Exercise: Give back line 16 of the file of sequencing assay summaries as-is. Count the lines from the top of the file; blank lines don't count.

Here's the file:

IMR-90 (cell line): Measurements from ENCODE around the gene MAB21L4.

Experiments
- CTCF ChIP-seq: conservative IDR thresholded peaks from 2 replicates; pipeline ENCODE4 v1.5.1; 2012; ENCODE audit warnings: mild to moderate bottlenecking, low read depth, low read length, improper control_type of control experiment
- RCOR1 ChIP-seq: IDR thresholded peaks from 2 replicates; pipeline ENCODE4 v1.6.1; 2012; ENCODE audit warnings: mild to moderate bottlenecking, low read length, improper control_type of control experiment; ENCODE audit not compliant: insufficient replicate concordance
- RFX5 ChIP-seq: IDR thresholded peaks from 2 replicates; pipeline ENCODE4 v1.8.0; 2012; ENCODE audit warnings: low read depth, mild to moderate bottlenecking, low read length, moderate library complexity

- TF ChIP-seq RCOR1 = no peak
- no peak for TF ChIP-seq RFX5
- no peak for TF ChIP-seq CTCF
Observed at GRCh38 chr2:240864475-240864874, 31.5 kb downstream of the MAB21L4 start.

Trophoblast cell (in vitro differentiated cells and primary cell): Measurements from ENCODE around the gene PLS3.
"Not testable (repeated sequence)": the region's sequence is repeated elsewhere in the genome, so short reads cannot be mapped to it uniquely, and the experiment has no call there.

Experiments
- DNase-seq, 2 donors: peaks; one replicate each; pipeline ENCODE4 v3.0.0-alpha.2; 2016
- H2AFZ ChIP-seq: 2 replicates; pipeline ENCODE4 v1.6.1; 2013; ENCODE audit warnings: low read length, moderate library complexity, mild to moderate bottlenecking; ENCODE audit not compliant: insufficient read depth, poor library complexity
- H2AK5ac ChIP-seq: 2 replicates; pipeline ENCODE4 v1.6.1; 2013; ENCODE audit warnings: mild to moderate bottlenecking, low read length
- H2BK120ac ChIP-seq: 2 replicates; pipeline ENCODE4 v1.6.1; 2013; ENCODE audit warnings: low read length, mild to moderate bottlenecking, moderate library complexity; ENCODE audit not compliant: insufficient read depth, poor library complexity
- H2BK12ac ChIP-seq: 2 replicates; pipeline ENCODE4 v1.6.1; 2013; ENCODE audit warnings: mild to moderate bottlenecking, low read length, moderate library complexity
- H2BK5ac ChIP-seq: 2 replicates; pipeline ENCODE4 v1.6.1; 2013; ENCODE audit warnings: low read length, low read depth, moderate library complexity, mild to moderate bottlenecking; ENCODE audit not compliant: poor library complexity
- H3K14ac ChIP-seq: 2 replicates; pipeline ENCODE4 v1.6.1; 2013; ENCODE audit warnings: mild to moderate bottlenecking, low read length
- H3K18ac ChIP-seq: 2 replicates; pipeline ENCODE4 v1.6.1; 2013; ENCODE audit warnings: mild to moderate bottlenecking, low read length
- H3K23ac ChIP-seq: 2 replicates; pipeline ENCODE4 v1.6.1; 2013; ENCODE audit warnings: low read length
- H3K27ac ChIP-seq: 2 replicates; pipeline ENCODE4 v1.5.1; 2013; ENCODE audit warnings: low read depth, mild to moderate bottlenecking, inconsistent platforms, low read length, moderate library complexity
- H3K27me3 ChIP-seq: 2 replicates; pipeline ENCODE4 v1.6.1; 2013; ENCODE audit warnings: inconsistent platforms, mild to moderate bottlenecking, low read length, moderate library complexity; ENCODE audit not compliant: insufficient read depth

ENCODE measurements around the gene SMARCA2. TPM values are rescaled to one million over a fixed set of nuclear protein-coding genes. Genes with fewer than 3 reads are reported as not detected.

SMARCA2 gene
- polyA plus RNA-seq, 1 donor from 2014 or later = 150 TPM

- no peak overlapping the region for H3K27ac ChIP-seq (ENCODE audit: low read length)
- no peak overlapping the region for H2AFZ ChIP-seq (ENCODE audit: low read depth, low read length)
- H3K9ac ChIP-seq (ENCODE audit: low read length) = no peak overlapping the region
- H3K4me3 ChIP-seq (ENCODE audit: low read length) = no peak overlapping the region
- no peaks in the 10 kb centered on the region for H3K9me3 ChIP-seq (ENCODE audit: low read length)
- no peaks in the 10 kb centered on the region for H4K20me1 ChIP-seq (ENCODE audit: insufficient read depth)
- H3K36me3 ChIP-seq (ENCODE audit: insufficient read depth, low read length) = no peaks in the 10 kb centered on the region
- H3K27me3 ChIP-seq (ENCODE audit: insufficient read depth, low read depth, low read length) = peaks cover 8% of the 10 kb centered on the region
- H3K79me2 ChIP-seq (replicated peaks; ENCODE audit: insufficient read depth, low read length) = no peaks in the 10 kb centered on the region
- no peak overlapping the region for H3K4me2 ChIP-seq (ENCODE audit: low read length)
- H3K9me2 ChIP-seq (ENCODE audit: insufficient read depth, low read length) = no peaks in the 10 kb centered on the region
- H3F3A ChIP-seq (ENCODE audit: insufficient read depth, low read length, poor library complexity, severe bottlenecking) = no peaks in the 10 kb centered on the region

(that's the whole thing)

- H2BK120ac ChIP-seq: 2 replicates; pipeline ENCODE4 v1.6.1; 2013; ENCODE audit warnings: low read length, mild to moderate bottlenecking, moderate library complexity; ENCODE audit not compliant: insufficient read depth, poor library complexity